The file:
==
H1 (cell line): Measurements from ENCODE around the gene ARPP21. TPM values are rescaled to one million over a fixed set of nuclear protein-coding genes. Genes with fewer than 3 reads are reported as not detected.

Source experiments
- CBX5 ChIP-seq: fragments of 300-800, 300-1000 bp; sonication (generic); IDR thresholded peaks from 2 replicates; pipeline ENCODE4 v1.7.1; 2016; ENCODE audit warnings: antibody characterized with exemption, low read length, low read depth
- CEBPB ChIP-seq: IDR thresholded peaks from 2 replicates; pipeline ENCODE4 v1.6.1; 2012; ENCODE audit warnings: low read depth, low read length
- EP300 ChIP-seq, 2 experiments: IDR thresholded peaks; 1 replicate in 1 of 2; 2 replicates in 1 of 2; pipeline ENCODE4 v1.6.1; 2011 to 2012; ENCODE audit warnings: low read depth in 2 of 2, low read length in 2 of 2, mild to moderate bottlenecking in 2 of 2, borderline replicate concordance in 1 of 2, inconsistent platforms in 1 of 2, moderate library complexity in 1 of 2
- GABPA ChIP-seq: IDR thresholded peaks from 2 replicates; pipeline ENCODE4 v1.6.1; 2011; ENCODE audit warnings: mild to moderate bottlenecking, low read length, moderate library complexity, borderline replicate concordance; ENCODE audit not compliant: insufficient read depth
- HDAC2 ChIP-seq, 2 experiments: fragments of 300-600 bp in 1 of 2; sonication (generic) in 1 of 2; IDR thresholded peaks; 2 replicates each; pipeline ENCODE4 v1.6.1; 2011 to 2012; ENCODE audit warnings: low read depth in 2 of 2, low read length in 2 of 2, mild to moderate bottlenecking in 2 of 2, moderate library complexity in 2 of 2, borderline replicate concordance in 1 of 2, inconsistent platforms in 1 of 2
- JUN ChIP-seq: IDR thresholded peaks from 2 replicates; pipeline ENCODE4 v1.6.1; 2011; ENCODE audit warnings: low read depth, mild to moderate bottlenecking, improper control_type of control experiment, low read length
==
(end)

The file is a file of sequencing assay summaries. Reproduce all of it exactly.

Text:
H1 (cell line): Measurements from ENCODE around the gene ARPP21. TPM values are rescaled to one million over a fixed set of nuclear protein-coding genes. Genes with fewer than 3 reads are reported as not detected.

Source experiments
- CBX5 ChIP-seq: fragments of 300-800, 300-1000 bp; sonication (generic); IDR thresholded peaks from 2 replicates; pipeline ENCODE4 v1.7.1; 2016; ENCODE audit warnings: antibody characterized with exemption, low read length, low read depth
- CEBPB ChIP-seq: IDR thresholded peaks from 2 replicates; pipeline ENCODE4 v1.6.1; 2012; ENCODE audit warnings: low read depth, low read length
- EP300 ChIP-seq, 2 experiments: IDR thresholded peaks; 1 replicate in 1 of 2; 2 replicates in 1 of 2; pipeline ENCODE4 v1.6.1; 2011 to 2012; ENCODE audit warnings: low read depth in 2 of 2, low read length in 2 of 2, mild to moderate bottlenecking in 2 of 2, borderline replicate concordance in 1 of 2, inconsistent platforms in 1 of 2, moderate library complexity in 1 of 2
- GABPA ChIP-seq: IDR thresholded peaks from 2 replicates; pipeline ENCODE4 v1.6.1; 2011; ENCODE audit warnings: mild to moderate bottlenecking, low read length, moderate library complexity, borderline replicate concordance; ENCODE audit not compliant: insufficient read depth
- HDAC2 ChIP-seq, 2 experiments: fragments of 300-600 bp in 1 of 2; sonication (generic) in 1 of 2; IDR thresholded peaks; 2 replicates each; pipeline ENCODE4 v1.6.1; 2011 to 2012; ENCODE audit warnings: low read depth in 2 of 2, low read length in 2 of 2, mild to moderate bottlenecking in 2 of 2, moderate library complexity in 2 of 2, borderline replicate concordance in 1 of 2, inconsistent platforms in 1 of 2
- JUN ChIP-seq: IDR thresholded peaks from 2 replicates; pipeline ENCODE4 v1.6.1; 2011; ENCODE audit warnings: low read depth, mild to moderate bottlenecking, improper control_type of control experiment, low read length